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Elizabeth Ellen

Elizabeth Ellen is the author of the novel Person/a, the story collections Saul Stories and Fast Machine, and the poetry collections Elizabeth Ellen and Bridget Fonda. She is the recipient of a Pushcart Prize, is a deputy editor at Hobart, and lives in Ann Arbor.


"In more than one way, Person/a reminds me of Eminem circa 2000, both middle fingers up, trash-talking the entire music industry. Besides being a big Fuck You to society’s expectations of women and romance, it is a big Fuck You to the literary world."

– Juliet Escoria, The Fanzine

“Your novel was encouraging to me. Because I’m writing another autobiographical novel also, and I keep feeling pressure in my mind from various vague sources, and just a general feeling, to not write what I most want to write, which is something that goes deeper into autobiographical writing, exploring it even more than I have before. Your novel seemed very brave and extreme and exciting to me, the amount of freedom you were exhibiting.”

– Tao Lin

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Person/a by Elizabeth Ellen


Person/a is a positively dizzying book. At first it seems similar to the gritty, gut-punch emotionally raw stories of Elizabeth Ellen’s earlier collection, Fast Machine:

The second time I drove to see him without telling him I did not tell anyone I was going. I was bored of talking about him with my friends and was embarrassed that I had not managed to overcome my feelings for him. Several of my friends had mentioned the word “therapy” which I thought of in a similar vein and with similar seriousness as the words “murder” and “online dating service.” I.e., I couldn’t take any of them seriously, though of the three, “murder” felt the least offensive and also the most likely to succeed.

Without bringing in a different prose style though, things quickly become significantly more amazingly complex and layered.

Person/a centers on a fictionalized Ellen’s intense obsession/relationship with another writer, or a musician (same man, I’ll explain more below). For the most part, this man keeps her at a distance. There are only a limited number of interactions in person; the majority of their relationship takes place over text or email, with even few actual voice phone calls. In fact, the majority of their relationship involves him supposedly trying to prevent a relationship at the same time that he pulls her back toward him and she attempts to get him to do so.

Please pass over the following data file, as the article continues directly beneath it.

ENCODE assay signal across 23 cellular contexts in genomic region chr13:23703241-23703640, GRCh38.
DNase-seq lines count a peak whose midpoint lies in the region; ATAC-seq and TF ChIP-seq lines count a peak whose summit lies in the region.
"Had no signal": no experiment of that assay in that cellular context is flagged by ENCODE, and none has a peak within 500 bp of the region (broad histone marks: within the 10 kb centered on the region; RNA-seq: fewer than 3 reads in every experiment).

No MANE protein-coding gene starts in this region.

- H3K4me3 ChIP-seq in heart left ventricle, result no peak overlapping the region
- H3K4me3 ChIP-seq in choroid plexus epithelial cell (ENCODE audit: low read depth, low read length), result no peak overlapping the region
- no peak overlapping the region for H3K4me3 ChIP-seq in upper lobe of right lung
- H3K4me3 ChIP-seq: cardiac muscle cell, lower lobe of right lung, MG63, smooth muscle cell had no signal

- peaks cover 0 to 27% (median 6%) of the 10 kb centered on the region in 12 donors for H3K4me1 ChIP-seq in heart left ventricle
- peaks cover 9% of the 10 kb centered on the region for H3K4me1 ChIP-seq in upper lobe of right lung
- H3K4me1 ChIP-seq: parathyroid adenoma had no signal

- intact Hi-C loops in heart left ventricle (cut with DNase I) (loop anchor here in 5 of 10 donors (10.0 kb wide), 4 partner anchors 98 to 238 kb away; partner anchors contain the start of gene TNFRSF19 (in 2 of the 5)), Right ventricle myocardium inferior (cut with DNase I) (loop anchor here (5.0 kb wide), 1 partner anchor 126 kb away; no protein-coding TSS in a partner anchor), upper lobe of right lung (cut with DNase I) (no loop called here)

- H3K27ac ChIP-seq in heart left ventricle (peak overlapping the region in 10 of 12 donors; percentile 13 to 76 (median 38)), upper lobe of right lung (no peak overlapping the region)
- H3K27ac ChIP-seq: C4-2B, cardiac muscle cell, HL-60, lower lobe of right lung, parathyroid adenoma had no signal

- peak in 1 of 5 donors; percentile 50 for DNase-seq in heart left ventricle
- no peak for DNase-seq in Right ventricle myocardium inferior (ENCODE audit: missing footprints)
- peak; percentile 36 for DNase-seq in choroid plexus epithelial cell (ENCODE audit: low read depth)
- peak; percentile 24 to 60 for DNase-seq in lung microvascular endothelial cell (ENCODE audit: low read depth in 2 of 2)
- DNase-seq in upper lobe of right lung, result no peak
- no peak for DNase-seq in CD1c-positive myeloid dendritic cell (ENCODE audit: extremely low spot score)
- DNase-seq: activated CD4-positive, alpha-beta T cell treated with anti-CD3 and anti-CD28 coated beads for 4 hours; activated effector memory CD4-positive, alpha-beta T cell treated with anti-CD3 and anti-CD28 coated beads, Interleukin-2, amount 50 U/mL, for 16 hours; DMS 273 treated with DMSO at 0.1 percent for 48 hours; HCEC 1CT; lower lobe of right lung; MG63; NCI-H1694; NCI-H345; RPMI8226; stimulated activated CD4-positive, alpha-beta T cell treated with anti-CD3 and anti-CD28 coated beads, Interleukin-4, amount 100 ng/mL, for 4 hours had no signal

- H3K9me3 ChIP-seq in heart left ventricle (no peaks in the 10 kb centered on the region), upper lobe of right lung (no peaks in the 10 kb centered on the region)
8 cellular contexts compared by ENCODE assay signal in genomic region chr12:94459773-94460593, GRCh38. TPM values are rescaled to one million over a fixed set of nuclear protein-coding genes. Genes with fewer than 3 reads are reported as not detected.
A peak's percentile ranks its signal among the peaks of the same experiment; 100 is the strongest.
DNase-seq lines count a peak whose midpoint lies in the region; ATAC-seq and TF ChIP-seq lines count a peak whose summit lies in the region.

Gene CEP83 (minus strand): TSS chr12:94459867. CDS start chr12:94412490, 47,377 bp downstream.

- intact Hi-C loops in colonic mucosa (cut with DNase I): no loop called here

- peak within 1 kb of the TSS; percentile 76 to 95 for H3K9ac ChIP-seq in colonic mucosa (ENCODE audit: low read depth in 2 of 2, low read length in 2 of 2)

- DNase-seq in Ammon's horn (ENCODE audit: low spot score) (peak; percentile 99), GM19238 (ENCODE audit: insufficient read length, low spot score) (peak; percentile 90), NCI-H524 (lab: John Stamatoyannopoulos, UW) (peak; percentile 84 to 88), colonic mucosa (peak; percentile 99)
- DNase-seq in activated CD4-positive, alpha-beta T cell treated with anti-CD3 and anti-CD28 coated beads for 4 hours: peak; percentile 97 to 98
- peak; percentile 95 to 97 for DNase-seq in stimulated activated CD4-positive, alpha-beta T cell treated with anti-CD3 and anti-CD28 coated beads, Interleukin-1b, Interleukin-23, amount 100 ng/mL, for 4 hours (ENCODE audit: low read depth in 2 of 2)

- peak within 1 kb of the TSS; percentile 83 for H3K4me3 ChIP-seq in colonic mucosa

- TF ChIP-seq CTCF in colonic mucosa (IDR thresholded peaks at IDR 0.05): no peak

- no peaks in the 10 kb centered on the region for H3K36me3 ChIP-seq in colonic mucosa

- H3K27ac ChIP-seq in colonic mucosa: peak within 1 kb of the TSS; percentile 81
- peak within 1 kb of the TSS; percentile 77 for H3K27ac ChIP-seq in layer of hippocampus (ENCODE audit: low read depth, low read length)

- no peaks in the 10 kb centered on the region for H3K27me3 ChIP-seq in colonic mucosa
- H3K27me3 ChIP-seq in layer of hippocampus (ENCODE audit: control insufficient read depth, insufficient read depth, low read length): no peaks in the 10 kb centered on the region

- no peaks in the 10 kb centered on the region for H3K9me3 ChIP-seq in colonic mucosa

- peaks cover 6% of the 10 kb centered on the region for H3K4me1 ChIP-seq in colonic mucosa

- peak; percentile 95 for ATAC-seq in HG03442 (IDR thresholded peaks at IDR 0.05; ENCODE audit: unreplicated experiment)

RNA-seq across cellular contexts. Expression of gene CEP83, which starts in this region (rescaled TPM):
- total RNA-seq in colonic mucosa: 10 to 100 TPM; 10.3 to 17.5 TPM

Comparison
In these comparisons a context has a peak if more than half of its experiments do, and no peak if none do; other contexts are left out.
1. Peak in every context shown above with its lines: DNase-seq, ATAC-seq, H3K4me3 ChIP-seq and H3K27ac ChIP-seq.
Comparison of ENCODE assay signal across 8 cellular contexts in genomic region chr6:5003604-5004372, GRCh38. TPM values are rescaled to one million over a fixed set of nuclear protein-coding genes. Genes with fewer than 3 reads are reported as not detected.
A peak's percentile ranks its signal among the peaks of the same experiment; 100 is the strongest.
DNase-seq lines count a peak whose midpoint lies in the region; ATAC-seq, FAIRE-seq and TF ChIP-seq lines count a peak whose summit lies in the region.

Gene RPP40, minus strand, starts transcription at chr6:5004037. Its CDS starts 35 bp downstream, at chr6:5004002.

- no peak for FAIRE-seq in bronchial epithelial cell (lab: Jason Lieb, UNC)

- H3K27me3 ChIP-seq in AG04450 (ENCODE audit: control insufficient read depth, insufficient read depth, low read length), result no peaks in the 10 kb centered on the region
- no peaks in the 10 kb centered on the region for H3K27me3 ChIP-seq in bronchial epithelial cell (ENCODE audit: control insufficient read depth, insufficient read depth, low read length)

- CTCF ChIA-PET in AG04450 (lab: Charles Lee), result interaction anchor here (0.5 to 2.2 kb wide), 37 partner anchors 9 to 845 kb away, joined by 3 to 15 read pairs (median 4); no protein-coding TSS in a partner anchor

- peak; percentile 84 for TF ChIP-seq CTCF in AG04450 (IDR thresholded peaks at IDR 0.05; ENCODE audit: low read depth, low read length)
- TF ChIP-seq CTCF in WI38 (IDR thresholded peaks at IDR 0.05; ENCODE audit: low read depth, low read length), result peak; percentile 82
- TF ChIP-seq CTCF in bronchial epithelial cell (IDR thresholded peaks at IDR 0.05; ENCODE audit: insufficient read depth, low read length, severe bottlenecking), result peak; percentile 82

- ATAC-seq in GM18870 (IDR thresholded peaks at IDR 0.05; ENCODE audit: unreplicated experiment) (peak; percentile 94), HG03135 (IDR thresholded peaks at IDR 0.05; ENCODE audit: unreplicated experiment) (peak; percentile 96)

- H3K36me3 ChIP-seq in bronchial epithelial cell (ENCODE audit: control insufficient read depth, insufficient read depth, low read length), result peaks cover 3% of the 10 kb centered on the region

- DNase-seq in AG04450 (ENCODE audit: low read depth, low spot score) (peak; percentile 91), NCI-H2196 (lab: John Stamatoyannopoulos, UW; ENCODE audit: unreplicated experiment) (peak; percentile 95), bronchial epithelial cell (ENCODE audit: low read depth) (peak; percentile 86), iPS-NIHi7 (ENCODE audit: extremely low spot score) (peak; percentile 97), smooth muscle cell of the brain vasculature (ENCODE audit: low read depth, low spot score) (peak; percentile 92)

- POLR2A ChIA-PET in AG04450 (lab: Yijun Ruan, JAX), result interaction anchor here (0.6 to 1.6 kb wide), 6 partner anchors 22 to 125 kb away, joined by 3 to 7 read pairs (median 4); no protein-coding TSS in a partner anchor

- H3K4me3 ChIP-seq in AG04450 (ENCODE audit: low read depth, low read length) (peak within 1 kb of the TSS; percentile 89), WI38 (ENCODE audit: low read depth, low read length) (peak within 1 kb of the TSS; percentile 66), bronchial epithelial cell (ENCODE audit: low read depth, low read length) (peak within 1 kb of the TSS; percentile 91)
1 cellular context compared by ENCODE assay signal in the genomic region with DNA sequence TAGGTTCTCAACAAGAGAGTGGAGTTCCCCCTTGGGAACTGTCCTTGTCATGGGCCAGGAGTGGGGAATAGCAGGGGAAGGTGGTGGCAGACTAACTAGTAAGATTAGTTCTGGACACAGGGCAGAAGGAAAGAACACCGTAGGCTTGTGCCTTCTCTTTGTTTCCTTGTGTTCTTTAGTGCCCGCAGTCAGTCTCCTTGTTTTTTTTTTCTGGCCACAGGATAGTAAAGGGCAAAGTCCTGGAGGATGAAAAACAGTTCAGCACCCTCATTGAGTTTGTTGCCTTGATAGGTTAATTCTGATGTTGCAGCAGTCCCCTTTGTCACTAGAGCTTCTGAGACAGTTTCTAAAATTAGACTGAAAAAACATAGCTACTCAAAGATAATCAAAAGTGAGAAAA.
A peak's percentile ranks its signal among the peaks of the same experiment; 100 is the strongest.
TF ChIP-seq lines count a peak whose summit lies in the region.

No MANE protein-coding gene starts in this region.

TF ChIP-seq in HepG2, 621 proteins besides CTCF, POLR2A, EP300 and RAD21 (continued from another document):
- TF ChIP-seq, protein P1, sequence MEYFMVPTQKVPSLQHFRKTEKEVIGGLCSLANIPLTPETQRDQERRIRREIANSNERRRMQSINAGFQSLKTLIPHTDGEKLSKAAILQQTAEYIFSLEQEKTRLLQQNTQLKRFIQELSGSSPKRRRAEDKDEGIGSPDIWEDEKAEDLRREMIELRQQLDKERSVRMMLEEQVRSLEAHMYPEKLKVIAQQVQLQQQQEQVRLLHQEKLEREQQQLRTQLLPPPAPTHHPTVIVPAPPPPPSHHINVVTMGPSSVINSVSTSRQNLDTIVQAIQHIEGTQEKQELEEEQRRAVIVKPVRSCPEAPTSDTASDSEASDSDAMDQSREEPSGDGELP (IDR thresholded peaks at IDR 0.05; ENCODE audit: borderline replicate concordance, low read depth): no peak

The complexity comes in about the time we hit the second volume one. Supposedly structured in four volumes, there are in fact multiple volume ones. Ellen tells it one way, and then re-approaches the same thing in a different way (while still managing to advance the story).

For example, the man is an unnamed writer in the first volume one, but a musician named Ian in the second. Breaking up with her previous lover before Ian becomes going back and forth with him repeatedly, in love with both the previous lover and Ian in different ways. Jamaica becomes Mexico. A daughter becomes a son, and then oscillates repeatedly between genders. The changeable details end up altering seemingly at will.

In one volume one we have:.

The first time I drove to see him without telling him was two days after I got back from Jamaica. I think of our relationship now in terms of before Jamaica and after. I was gone six days. I often wonder if I hadn’t gone to Jamaica if things would have turned out differently. I think it’s a fair thing to wonder.

In another:

The first time I drove to see Ian without telling him was two days after I got back from Mexico. I think of our relationship now in terms of before Mexico and after. It is the cruelest way to think.

The differences are small, but significant. These differences change the overall impression of what is going on. There are many passages like this. Some are thematic repetition; some are the reality of the novel shifting under the reader’s, and Ellen’s, feet as the main thread stays unchanged and progresses.

Ellen, mixing autobiographical information with fiction as she does, is deciding and re-deciding how to cast it all, what details to include and what to hide or reveal. She’s seeing how it affects the whole, and her. After all, she’s writing herself as a character defined by this obsession. Does she not define the persona and live in it as much through the writing as through the obsession itself? Combining instead of cutting, she’s layering multiple meanings into the novel while the main thread of meaning running throughout does not change.

At the same time that Person/a seems chaotic and uncontrolled, it’s clear Ellen (the author, to whatever extent there is a difference) is completely in control. This is a wonderfully sophisticated structure for such straightforward prose that leaves the reader as bewildered and emotionally flayed as Ellen (the character, again to whatever extent there is a difference). Gratifying as Person/a is on a sentence-by-sentence level, the book is something that really needs to be experienced as a whole in order to really experience what it manages to accomplish. At the end, I’m more stunned than able to decide or articulate what I really feel about Person/a, and that’s marvelous.

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